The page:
15:59 GMT28 January 2021
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    Donald Trump finally publicly acknowledged the end of his first presidential term early Thursday, pledging an "orderly transition of power" on 20 January, after Congress formally certified the Electoral College votes in favour of President-elect Joe Biden, despite the procedure being marred by violence as Trump protesters stormed the Capitol.

    The extraordinary attack by Trump protesters on the symbolic epicenter of the US democracy, the Capitol, in Washington D.C., as Congress certified Democrat Joe Biden’s presidential win, was splashed all over the front pages of national and global media outlets on Thursday.

    Scenes of violence that resulted in at least four people being killed rapidly escalated after Donald Trump’s supporters, opposing the results of the 2020 presidential race, breached the Capitol building as the House of Representatives and the Senate were less than an hour into their debating of the Electoral College certification process.

    Scenes showing the Capitol breached for the first time since 1812 streaked across the front pages of the nation’s newspapers.

    The New York Times for 7 January ran with the opening headline ‘Trump incites mob’, in a nod to the role that Donald Trump’s incendiary speech in Washington on Wednesday ostensibly played in triggering the ensuing chain of events.

    ​The San Francisco Chronicle had the word ‘Insurrection” straddling its front page. The outlet wrote that as the certification of the Joe Biden presidential victory got underway, a ‘violent mob encouraged by Trump’ stormed the Capitol.

    ​Thursday's The Washington Post went with the headline, “Trump mob storms Capitol”, as it slammed Donald Trump for ‘inciting’ crowd to ‘acts of insurrection, violence’.

    ​An early look at the front page of The Wall Street Journal showed the front page with the headline “Mob storms Capitol”. The outlet wrote of the delayed Biden certification as ‘political violence’ shook the nation.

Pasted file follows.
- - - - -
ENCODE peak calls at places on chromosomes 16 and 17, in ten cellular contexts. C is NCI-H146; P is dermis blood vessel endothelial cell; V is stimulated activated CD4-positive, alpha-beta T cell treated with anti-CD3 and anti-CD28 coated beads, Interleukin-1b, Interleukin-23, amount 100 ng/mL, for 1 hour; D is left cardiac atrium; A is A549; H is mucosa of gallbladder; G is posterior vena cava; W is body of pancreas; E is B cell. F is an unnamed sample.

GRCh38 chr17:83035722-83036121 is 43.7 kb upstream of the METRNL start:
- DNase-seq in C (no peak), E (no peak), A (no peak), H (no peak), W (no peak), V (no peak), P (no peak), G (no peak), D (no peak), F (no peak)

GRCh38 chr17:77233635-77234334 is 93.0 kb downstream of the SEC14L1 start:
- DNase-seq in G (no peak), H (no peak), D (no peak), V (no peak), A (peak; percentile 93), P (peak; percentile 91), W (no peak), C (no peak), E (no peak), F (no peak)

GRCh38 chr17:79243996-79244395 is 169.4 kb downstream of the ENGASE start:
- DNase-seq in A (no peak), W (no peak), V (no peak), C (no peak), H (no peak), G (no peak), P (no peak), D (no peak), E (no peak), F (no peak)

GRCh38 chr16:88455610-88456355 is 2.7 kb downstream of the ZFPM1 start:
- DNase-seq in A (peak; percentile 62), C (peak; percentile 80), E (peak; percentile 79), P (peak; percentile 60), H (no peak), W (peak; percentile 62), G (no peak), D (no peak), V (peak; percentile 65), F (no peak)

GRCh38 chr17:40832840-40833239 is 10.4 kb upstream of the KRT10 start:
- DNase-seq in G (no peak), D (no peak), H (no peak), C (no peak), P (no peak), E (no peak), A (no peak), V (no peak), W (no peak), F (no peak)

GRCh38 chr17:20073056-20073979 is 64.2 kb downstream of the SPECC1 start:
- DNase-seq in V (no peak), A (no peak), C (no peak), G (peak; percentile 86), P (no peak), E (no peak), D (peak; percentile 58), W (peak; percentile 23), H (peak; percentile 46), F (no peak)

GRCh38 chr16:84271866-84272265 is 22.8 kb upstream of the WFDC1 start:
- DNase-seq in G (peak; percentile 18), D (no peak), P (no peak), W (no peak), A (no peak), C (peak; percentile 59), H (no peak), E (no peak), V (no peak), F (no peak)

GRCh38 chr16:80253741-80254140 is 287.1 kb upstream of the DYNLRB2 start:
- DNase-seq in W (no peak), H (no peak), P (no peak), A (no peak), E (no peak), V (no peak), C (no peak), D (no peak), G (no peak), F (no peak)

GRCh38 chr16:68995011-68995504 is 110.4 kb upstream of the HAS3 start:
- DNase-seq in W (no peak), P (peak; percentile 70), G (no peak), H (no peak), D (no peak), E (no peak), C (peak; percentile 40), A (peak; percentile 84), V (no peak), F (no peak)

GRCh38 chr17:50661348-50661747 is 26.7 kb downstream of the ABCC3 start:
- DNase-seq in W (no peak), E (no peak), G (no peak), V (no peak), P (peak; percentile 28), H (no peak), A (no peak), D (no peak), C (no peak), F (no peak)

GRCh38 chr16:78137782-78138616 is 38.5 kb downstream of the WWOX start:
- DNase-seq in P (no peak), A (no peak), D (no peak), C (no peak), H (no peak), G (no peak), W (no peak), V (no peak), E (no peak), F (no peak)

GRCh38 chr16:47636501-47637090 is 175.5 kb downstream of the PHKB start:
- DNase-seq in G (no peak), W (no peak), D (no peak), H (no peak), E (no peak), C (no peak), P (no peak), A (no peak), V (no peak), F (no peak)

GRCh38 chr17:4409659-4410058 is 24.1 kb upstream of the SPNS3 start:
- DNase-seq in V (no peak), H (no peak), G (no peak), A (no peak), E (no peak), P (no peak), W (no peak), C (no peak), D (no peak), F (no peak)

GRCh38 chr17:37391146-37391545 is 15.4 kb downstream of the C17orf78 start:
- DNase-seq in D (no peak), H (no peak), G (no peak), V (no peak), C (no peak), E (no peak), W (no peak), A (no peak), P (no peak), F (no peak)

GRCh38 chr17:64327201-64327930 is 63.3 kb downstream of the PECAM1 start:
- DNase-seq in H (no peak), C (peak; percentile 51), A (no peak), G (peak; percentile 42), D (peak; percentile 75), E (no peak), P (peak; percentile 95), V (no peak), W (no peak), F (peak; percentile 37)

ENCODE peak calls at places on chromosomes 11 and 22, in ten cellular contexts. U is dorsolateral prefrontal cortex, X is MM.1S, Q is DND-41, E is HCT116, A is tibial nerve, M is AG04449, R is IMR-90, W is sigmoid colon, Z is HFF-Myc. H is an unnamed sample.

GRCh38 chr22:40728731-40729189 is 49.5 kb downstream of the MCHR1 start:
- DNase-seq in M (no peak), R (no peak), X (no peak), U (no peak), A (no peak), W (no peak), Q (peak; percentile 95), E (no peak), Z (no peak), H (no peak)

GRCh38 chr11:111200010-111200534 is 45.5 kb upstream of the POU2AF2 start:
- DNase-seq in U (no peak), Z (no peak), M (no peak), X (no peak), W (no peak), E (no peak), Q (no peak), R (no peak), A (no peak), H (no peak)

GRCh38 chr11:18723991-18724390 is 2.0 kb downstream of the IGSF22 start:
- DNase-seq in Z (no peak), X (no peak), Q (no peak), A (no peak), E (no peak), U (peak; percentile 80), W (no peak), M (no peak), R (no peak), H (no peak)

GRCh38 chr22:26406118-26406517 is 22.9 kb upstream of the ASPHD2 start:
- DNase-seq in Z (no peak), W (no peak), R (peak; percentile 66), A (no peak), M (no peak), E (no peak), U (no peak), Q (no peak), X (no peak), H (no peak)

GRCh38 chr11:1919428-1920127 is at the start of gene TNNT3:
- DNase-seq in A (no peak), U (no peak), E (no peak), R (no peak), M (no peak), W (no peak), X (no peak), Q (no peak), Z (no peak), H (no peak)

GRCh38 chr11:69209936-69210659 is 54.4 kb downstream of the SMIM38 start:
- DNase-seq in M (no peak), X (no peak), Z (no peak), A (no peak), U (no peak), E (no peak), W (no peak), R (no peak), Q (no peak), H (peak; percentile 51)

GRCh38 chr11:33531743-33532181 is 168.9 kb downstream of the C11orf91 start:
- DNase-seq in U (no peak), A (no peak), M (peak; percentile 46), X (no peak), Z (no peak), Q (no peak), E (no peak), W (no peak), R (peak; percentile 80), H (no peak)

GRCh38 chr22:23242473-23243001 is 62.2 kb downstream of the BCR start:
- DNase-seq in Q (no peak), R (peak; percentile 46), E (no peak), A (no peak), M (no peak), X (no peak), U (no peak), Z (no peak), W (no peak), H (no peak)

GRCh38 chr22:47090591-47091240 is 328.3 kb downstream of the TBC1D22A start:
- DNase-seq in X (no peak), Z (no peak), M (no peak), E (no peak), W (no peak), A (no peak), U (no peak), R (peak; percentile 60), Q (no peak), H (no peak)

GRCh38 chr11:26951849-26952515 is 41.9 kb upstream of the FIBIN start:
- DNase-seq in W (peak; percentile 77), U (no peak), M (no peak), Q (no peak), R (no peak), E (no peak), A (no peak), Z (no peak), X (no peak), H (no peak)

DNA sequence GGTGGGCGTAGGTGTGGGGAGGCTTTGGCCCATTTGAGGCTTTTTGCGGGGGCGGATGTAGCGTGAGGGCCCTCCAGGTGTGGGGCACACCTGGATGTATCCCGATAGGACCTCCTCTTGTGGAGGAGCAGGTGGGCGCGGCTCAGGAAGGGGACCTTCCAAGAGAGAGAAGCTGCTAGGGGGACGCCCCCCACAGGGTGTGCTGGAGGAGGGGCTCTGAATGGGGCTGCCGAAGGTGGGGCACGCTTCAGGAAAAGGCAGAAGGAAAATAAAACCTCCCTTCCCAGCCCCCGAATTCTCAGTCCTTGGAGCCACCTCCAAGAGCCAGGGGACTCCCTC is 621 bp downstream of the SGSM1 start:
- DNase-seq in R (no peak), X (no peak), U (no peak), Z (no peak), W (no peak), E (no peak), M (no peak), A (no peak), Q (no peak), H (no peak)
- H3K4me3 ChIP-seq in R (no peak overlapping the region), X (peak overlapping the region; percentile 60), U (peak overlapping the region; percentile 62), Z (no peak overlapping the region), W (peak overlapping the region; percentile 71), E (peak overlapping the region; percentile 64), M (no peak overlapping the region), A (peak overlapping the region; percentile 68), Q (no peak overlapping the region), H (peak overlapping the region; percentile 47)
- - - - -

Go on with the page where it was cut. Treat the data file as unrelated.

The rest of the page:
​The Philadelphia Inquirer ran with the opening story “Incited by Trump, mob halts count”. The article describes the ‘chaos’ inside the building, posting footage of rioters ‘roaming the Capitol’ before order was restored.

    ​The Detroit Free Press similarly opted for a curt one-word headline, “Resurrection”.

    ​Media outlets across the world also weighed in on the chaos and violence in Washington.

    Italy’s La Repubblica wrote that as Congress certifies Biden's election win, ‘four died in the clashes’.

    ​French Le Monde slammed Trump as the ‘president of chaos’ who ‘thrives on divisions, violence’.

    ​Die Welt also ran a cover story narrating the timeline of the developments that marred the certification of the Electoral College vote tally.

    ​The response of world leaders as they condemned the violent scenes in Washington was covered by their respective media outlets, with UK Prime Minister Boris Johnson going on Twitter to deplore the "disgraceful scenes".

    ​German Chancellor Angela Merkel felt "angry and also sad" after seeing footage of the storming of the US legislature.

    On Twitter, French President Emmanuel Macron decried the protesters taking up arms to “challenge the legitimate results of an election”.

    ​It was only after 8 p.m. that lawmakers were able to resume the procedure after the forced recess, returning to their respective chambers to resume debates, which lasted into the early hours of Thursday morning.

    After the Senate and the House of Representatives voted to reject an objection to Arizona's electoral results, as well as challenges to Joe Biden’s win in Pennsylvania, President-elect Joe Biden was formally acknowledged as the winner of the 2020 presidential election in the US.

    Lawmakers also affirmed Vice President-elect Kamala Harris's victory.

    Without publicly admitting defeat, Donald Trump early Thursday morning acknowledged he will leave office and agreed to an orderly transition of power.

    ​The inauguration of Joe Biden is scheduled to take place at noon, on 20 January.


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